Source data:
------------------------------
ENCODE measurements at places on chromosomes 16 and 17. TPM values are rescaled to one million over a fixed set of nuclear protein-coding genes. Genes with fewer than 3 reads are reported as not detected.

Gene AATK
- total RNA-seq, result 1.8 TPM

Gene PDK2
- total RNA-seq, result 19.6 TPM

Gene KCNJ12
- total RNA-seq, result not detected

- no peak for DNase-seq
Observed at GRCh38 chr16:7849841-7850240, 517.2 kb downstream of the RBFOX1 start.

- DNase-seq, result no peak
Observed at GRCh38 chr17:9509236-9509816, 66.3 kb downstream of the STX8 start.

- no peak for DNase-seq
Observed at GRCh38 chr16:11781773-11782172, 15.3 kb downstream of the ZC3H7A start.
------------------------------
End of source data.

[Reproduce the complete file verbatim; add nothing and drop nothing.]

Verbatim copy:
ENCODE measurements at places on chromosomes 16 and 17. TPM values are rescaled to one million over a fixed set of nuclear protein-coding genes. Genes with fewer than 3 reads are reported as not detected.

Gene AATK
- total RNA-seq, result 1.8 TPM

Gene PDK2
- total RNA-seq, result 19.6 TPM

Gene KCNJ12
- total RNA-seq, result not detected

- no peak for DNase-seq
Observed at GRCh38 chr16:7849841-7850240, 517.2 kb downstream of the RBFOX1 start.

- DNase-seq, result no peak
Observed at GRCh38 chr17:9509236-9509816, 66.3 kb downstream of the STX8 start.

- no peak for DNase-seq
Observed at GRCh38 chr16:11781773-11782172, 15.3 kb downstream of the ZC3H7A start.